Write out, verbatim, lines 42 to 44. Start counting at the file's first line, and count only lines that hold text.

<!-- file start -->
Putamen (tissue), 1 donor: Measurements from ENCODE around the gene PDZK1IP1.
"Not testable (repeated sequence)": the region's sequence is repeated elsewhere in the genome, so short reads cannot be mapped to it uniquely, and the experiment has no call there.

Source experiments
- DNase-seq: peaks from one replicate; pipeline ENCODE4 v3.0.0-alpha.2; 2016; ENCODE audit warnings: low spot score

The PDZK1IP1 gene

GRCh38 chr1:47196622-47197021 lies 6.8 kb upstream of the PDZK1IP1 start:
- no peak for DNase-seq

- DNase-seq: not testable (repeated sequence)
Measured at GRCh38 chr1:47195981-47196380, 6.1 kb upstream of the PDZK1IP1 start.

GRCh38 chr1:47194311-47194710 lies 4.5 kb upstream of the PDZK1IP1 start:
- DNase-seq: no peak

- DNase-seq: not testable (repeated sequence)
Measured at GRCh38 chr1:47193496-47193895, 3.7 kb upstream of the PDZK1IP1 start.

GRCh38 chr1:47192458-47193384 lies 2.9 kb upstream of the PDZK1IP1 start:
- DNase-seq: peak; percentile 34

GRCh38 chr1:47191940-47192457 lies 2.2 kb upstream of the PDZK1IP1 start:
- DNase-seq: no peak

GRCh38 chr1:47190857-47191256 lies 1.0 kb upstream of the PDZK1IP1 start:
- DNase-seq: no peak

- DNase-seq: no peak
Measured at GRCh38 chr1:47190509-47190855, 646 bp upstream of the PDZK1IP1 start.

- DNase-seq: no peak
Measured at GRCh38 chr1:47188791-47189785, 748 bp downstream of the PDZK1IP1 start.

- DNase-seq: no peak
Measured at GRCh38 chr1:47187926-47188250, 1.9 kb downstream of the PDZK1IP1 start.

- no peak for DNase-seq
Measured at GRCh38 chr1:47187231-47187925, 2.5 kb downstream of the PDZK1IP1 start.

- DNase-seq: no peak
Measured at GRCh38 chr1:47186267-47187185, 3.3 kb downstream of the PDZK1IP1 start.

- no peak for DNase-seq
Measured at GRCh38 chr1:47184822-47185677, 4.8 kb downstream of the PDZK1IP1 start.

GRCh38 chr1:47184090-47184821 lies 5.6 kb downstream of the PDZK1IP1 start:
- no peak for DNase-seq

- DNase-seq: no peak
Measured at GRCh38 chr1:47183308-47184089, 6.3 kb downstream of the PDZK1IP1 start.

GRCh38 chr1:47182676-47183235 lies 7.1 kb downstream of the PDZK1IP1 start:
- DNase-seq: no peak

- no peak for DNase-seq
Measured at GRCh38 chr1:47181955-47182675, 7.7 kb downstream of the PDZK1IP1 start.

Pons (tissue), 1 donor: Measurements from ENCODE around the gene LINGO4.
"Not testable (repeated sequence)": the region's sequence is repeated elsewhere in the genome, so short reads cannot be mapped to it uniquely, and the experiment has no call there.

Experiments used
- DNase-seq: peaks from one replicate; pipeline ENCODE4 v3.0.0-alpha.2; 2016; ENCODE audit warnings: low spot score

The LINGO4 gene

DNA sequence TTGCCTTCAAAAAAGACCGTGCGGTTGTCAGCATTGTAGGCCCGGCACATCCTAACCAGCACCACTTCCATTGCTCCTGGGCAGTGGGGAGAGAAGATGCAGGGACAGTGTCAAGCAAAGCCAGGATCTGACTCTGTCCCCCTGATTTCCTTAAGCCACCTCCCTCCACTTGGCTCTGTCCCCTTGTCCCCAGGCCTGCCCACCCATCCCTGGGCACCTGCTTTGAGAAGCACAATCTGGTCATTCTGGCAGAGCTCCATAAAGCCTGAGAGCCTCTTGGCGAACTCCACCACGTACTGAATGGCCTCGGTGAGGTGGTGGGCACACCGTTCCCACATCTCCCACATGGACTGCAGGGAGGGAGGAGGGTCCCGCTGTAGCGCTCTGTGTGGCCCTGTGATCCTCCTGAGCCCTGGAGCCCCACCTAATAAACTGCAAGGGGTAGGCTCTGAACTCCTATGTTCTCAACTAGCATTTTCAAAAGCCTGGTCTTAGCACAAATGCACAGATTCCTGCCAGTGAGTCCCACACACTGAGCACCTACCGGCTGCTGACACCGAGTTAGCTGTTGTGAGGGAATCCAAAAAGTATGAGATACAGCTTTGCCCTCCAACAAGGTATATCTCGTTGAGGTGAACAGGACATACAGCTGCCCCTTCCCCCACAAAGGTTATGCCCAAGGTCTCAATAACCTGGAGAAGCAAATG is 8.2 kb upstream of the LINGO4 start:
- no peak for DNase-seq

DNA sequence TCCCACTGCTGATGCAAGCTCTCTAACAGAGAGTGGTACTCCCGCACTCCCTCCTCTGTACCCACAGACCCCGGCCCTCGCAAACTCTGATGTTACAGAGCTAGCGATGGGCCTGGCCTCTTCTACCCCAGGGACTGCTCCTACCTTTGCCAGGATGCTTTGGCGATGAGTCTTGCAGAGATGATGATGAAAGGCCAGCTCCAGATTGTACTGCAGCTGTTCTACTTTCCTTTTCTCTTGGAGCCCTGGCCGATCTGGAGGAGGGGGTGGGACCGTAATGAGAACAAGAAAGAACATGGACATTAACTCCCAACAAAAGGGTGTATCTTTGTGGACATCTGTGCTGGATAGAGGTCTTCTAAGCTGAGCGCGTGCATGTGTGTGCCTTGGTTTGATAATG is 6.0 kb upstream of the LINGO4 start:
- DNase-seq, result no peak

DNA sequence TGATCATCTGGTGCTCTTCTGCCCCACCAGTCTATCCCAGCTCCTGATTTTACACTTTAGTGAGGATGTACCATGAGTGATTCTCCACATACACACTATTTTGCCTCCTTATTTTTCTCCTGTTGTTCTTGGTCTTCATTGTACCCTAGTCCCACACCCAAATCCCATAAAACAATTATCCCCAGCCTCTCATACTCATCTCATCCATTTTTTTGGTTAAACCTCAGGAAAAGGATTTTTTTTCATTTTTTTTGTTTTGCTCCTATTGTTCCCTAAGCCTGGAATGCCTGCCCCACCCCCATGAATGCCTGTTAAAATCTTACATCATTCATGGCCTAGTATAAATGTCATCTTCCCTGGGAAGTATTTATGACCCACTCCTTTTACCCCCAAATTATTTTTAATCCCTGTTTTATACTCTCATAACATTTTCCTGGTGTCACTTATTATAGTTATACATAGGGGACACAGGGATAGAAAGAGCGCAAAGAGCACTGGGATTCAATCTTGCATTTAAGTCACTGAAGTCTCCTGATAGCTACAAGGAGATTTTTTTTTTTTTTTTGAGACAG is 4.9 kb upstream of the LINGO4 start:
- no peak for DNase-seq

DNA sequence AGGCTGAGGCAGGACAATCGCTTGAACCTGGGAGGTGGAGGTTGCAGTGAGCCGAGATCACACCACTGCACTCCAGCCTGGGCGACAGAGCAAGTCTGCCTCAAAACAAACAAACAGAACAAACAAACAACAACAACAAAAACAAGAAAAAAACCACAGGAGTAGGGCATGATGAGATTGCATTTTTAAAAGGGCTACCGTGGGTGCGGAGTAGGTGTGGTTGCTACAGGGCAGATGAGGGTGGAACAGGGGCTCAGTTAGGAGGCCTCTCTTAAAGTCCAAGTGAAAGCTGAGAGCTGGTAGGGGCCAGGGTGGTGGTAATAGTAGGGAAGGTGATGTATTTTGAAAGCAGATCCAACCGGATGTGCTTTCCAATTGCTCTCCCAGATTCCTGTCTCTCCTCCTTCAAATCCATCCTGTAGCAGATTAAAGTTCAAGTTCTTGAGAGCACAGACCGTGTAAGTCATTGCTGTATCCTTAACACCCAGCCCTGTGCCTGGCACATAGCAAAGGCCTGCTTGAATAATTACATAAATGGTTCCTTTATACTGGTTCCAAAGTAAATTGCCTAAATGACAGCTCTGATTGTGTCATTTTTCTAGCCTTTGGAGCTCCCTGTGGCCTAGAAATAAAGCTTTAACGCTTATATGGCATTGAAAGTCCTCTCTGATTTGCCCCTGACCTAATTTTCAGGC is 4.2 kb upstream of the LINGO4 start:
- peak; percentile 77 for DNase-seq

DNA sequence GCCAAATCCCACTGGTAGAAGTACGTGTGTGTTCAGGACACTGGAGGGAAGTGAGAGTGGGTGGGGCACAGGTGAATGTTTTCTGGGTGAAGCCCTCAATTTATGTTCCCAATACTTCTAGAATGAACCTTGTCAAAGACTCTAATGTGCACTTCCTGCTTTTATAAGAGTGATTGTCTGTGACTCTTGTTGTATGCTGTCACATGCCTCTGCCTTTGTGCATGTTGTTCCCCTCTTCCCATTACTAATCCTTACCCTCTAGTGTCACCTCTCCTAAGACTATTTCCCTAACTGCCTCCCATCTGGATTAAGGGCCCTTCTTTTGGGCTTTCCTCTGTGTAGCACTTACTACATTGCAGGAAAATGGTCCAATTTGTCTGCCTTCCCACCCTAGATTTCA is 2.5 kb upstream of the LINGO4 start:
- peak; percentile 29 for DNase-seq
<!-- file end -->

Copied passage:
Experiments used
- DNase-seq: peaks from one replicate; pipeline ENCODE4 v3.0.0-alpha.2; 2016; ENCODE audit warnings: low spot score

The LINGO4 gene